“One important area that we could not ignore in our stride was marketing despite the fact that we had very limited resources at our disposal. We established offices in Washington, Frankfurt and London and it paid off because it led a huge turnout of tourists into the country and this was beyond our wildest dreams,” he explained.
Sir Dawda was also quick to point out that his administration was constrained after inheriting a dilapidated airport from the retreating British colonialists.
“Our efforts to develop tourism left us with no option but to invest heavily in repairing what was left of the runways so that jumbo jets and Boeing aircraft carrying visitors could land” he claimed.
Former president Jawara said since tourism has come a long way from those lean years, the current administration should engage itself in consolidating the progress registered over the years by going on a charm offensive in America and the Caribbean, which had eluded the former administration under his stewardship. He called on the current dispensation to intensify current attempt to woo people in the African diaspora to The Gambia by connecting the country with Alex Haley's Roots and its historical character Kunta Kinteh for effect. He predicted that with this approach employed consistently over a period of time, the country's tourism sector will witness a remarkable turnaround in its fortune.
Mr. Junaidi Jallow, Gambia's first director of tourism also traced the country's tourism to its modest beginning in the 1960s and said the foresight of those who crafted the tourism policies of that era would be pleased to witness the existence of the ITTOG. He commended the principal and staff of the school for entertaining the presence of former leaders to share their knowledge and experience with the future of Gambian tourism firmly in mind.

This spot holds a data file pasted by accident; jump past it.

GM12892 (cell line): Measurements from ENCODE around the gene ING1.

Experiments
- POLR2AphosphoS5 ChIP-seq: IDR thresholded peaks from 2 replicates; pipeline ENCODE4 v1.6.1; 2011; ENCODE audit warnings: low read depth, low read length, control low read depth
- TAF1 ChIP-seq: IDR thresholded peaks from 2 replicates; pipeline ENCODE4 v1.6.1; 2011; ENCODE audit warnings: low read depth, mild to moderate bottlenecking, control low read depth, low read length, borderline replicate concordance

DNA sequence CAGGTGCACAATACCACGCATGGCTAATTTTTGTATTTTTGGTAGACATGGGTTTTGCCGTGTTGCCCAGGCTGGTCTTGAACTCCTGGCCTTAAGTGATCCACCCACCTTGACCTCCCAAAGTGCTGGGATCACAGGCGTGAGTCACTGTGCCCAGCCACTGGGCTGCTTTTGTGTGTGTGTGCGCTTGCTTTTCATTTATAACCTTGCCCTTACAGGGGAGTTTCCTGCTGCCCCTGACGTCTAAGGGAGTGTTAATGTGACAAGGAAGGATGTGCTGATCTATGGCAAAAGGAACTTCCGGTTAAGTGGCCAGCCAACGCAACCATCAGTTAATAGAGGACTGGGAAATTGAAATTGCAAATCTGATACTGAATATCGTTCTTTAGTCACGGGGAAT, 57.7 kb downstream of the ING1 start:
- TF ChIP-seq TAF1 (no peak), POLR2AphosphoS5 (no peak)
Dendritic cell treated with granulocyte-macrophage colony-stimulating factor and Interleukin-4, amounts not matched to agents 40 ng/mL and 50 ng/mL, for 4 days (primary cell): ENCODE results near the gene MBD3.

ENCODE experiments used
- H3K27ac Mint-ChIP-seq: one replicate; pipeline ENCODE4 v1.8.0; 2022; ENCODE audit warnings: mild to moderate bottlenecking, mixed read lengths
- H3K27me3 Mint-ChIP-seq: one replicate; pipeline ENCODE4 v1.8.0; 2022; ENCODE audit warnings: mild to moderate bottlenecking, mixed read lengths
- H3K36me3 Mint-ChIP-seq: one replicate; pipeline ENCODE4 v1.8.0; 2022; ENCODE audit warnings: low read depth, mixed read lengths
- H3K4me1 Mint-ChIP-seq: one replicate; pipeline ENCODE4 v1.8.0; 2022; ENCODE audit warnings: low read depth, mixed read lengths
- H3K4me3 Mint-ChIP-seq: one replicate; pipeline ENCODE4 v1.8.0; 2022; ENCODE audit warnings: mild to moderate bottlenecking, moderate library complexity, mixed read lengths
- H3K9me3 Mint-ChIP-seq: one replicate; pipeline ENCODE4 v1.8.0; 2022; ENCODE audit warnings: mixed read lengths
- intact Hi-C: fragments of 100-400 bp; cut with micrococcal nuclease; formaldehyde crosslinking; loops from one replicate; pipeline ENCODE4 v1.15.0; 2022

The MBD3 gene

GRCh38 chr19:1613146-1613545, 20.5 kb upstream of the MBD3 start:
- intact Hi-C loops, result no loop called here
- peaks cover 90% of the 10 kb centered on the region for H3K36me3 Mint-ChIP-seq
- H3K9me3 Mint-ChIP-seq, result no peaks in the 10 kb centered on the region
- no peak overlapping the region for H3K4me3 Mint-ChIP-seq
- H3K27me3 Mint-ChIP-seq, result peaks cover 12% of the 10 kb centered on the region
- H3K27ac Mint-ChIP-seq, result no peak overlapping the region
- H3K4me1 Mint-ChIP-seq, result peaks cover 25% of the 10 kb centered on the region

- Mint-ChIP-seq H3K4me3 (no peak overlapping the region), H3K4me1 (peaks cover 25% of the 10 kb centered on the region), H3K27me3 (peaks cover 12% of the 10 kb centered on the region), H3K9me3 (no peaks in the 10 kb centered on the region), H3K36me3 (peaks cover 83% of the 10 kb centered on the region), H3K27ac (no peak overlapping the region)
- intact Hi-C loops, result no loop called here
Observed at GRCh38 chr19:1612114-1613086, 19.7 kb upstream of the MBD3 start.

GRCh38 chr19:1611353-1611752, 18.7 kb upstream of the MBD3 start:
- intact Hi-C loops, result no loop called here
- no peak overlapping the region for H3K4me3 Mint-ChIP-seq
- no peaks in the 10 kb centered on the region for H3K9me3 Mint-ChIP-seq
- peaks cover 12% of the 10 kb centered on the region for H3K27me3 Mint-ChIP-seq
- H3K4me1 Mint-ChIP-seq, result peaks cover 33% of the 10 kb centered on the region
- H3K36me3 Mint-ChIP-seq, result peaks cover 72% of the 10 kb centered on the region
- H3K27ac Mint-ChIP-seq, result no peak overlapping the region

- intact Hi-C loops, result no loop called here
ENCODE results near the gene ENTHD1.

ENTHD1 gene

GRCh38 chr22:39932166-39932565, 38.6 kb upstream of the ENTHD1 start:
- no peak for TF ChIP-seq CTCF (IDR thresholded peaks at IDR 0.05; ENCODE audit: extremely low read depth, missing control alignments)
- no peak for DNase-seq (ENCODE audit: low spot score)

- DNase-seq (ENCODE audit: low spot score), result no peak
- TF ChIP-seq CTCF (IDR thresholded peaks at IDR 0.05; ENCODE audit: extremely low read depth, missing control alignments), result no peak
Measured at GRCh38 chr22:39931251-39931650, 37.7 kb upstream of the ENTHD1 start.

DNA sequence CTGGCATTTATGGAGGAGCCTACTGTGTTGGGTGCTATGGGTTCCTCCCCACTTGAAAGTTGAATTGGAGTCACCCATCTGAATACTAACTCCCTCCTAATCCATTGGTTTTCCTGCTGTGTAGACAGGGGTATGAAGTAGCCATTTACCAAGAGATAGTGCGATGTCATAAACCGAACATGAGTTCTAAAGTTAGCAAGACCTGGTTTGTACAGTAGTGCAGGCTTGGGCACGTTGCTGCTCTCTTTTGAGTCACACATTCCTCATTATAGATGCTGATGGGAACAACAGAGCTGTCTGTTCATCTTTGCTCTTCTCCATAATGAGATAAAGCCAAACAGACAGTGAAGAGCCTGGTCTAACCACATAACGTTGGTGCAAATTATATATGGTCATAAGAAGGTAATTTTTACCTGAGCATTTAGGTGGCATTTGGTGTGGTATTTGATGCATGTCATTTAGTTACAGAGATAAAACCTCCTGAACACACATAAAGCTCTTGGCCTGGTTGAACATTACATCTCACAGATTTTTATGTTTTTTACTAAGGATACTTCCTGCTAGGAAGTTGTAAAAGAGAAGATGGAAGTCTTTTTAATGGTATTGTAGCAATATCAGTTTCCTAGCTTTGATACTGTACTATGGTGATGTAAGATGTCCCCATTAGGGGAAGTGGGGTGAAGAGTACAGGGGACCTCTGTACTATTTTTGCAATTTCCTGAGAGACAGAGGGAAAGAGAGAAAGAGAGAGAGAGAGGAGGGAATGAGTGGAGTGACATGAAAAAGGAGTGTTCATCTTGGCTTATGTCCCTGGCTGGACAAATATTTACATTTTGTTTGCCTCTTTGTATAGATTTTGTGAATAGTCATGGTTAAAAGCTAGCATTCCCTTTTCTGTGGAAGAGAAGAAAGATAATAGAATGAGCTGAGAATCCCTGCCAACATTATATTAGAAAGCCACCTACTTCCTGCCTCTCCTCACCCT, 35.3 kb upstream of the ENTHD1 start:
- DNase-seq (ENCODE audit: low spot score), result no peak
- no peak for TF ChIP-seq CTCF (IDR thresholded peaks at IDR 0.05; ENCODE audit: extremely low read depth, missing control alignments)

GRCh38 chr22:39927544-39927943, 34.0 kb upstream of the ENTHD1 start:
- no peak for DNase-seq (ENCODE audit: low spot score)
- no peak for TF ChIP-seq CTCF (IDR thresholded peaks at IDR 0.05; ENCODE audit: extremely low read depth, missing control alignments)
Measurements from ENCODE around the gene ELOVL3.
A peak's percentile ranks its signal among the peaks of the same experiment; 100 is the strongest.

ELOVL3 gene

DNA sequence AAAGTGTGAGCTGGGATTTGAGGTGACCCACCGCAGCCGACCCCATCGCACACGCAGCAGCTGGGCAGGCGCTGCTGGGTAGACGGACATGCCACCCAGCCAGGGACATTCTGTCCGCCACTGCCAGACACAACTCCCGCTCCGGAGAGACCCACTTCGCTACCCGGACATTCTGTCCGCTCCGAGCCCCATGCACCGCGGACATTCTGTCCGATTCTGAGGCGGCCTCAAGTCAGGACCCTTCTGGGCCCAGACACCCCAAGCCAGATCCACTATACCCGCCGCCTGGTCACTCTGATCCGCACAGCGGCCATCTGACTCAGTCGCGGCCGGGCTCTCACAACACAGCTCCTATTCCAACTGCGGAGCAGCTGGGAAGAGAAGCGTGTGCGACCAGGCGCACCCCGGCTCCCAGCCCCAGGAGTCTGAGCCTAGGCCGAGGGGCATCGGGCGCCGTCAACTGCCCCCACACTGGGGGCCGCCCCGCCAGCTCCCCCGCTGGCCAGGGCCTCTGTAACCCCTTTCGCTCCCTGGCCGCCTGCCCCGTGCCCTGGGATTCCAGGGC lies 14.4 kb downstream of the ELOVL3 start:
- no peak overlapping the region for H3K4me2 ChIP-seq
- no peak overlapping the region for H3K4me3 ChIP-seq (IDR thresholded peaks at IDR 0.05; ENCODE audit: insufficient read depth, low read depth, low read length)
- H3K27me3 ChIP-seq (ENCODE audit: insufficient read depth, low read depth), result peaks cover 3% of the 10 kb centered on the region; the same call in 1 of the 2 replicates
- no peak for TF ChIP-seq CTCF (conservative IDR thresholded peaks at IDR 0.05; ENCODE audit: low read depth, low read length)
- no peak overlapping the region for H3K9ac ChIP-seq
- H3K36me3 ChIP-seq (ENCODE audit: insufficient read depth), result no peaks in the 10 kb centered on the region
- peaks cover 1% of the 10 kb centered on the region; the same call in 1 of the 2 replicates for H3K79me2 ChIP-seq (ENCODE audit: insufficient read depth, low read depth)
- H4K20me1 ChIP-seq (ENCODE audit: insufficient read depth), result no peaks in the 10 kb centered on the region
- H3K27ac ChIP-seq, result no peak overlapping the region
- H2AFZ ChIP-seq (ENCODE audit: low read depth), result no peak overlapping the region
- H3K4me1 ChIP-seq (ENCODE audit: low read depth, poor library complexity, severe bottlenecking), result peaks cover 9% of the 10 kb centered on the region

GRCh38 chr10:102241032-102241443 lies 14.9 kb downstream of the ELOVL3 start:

According to Mr. Jallow, tourism came to The Gambia by accident, noting that this story was inextricably linked to Bertil Harding, a Swedish tour operator who was on his way to southern Senegal and made an impromptu visit to the country, taking delight in what he saw. Jallow said Harding was so impressed by the country's sights and sounds that he brought twenty of his best clients to savour what he had witnessed during his chance encounter with people and places. He said the Swede was fixated with the country's potential as a haven for tourists and did not do much prodding to tourists to convince them about the country. Mr. Jallow said, those who made the maiden tourist visits were equally as convinced by what they witnessed.
Speaking of the challenges faced by the then PPP administration Jallow claimed: “It was a tedious journey along the way because at the onset there was no ready infrastructure, no formal hotels, institutions or organizations were in place to hit the ground running. The Jawara administration must be credited with developments in the tourism sector”.
He said the breakthrough came when The Gambia established tourism offices in Washington, Frankfurt and London and stepped up its involvement with tour operators such as the Cosmos and Langaman among others. He also indicated that the provision of training by the German GTH and Otally college of Kenya was decisive in reversing the fortunes of this resilient Gambian industry.
Mr. Sheikh Tijan Nyang, the principal of the ITTOG commended the speakers for sharing their knowledge with his students, noting that was imparted to them could not be found in any book published in the country. He described the occasion as an opportunity for his students to understand the trials and tribulations of the industry, and put them into proper perspective as they look forward to joining the industry and make their involvement count.
Other tourism gurus who took part in the discourse include Mr. Batch Faye, Mr. Lie Mboge and Mr. Aziz Khan.